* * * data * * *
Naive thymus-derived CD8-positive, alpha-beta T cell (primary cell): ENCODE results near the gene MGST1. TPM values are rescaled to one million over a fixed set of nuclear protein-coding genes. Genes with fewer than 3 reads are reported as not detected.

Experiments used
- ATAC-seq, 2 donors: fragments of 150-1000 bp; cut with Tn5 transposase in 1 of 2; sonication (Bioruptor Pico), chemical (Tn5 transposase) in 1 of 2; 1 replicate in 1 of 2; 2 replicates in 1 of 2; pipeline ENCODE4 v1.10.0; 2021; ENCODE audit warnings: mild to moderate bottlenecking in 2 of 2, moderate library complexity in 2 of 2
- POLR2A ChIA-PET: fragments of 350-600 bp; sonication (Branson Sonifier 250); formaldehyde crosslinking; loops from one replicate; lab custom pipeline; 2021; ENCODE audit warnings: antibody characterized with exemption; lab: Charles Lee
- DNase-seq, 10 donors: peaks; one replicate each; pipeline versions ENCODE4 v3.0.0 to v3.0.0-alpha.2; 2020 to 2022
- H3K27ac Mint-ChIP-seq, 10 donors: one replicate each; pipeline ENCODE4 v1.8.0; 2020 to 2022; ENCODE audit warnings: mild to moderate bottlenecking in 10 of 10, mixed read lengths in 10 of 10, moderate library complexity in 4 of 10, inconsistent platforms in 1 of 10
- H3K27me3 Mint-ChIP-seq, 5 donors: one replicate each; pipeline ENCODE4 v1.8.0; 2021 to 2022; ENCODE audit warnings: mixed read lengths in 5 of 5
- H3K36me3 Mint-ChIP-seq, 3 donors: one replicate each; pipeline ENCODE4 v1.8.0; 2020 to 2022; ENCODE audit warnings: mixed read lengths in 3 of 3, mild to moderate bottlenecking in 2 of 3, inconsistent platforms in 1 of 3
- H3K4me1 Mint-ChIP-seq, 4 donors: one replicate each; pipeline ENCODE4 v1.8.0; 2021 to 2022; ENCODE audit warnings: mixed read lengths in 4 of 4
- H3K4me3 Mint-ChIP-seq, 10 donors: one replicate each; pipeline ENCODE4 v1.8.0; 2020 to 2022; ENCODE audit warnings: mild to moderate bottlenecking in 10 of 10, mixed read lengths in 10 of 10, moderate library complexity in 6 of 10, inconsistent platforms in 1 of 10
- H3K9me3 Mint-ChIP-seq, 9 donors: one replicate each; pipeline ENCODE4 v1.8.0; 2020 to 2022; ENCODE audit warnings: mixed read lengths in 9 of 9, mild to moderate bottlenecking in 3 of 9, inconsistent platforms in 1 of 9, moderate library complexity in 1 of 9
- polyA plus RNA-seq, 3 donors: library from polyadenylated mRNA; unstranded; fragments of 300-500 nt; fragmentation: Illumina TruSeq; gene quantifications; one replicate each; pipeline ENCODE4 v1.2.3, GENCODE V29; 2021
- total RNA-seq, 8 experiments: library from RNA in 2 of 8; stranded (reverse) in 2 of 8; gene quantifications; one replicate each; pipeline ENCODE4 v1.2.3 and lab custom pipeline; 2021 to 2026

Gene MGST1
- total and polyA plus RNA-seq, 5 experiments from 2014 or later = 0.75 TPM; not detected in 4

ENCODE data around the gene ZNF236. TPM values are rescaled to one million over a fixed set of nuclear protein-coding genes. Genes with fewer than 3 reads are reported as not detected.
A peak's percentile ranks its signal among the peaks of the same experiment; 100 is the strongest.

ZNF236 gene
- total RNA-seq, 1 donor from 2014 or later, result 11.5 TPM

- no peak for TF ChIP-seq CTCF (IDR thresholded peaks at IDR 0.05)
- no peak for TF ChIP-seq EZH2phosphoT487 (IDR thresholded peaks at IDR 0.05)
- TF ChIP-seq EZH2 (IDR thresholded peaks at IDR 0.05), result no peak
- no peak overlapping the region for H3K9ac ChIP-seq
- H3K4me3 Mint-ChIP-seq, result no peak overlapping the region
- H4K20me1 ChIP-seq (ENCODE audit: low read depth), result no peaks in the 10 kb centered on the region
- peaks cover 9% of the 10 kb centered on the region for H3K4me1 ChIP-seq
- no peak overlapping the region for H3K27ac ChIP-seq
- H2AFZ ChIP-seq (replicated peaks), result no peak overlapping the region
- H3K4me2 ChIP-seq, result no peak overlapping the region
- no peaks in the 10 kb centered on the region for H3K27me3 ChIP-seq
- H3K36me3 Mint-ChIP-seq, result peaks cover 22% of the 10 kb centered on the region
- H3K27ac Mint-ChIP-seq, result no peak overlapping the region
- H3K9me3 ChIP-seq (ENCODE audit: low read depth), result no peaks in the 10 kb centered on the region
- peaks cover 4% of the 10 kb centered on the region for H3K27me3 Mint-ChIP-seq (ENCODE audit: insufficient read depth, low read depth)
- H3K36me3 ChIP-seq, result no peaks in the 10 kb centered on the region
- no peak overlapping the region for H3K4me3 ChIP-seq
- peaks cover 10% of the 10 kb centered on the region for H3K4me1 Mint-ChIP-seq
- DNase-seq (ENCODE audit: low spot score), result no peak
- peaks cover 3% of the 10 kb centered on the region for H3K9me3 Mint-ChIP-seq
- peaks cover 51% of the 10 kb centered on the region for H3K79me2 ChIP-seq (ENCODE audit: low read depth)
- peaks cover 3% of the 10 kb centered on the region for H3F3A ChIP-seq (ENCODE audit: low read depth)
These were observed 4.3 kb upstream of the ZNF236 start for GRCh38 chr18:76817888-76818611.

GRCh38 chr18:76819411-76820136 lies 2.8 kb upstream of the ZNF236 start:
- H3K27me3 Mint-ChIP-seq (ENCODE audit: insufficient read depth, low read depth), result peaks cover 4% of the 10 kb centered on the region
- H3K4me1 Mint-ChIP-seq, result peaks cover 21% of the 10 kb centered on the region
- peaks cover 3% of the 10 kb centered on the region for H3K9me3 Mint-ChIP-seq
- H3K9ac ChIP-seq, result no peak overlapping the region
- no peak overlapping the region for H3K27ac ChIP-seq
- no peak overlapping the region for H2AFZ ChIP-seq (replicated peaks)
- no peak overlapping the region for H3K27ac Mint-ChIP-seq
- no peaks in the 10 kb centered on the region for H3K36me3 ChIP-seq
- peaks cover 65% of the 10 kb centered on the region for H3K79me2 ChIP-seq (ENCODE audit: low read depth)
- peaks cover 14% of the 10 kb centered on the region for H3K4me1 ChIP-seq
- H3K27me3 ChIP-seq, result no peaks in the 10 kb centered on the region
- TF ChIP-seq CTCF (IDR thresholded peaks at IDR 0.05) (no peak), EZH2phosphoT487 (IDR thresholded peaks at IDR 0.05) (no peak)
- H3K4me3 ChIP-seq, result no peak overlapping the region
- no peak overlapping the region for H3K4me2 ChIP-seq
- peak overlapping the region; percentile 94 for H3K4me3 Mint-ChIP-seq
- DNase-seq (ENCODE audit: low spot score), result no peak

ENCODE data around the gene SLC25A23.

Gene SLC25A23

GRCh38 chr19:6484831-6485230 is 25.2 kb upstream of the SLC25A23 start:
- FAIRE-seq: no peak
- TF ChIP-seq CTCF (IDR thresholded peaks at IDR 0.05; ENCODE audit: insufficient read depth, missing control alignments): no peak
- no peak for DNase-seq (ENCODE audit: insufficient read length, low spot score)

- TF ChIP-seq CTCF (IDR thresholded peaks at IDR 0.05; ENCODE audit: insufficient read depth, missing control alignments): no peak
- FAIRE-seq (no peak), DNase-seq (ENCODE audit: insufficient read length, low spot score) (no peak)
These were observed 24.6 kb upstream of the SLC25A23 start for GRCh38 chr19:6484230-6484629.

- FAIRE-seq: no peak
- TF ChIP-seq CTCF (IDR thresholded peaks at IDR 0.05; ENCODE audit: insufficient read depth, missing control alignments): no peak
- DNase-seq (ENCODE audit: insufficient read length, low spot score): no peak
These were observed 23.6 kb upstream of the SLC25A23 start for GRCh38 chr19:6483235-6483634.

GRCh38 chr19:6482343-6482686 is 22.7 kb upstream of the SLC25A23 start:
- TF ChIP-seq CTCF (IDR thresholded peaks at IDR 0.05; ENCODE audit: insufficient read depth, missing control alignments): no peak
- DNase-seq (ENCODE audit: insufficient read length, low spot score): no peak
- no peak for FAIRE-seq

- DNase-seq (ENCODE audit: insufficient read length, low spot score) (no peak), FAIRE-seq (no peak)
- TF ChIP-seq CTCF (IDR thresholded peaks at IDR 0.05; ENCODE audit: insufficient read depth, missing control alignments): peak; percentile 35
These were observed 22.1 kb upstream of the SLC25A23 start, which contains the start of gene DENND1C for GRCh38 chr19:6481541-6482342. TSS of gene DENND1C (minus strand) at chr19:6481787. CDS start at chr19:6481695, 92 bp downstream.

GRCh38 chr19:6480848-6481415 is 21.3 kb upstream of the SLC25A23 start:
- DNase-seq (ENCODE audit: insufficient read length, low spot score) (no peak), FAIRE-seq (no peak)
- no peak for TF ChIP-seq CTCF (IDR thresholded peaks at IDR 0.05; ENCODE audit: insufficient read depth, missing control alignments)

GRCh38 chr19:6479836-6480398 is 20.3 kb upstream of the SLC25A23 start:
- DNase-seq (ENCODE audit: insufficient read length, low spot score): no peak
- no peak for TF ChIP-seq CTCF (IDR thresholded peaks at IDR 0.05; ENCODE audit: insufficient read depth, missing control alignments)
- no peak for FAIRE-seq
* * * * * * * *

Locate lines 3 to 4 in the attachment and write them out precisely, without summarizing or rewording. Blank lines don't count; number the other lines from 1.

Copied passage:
- ATAC-seq, 2 donors: fragments of 150-1000 bp; cut with Tn5 transposase in 1 of 2; sonication (Bioruptor Pico), chemical (Tn5 transposase) in 1 of 2; 1 replicate in 1 of 2; 2 replicates in 1 of 2; pipeline ENCODE4 v1.10.0; 2021; ENCODE audit warnings: mild to moderate bottlenecking in 2 of 2, moderate library complexity in 2 of 2
- POLR2A ChIA-PET: fragments of 350-600 bp; sonication (Branson Sonifier 250); formaldehyde crosslinking; loops from one replicate; lab custom pipeline; 2021; ENCODE audit warnings: antibody characterized with exemption; lab: Charles Lee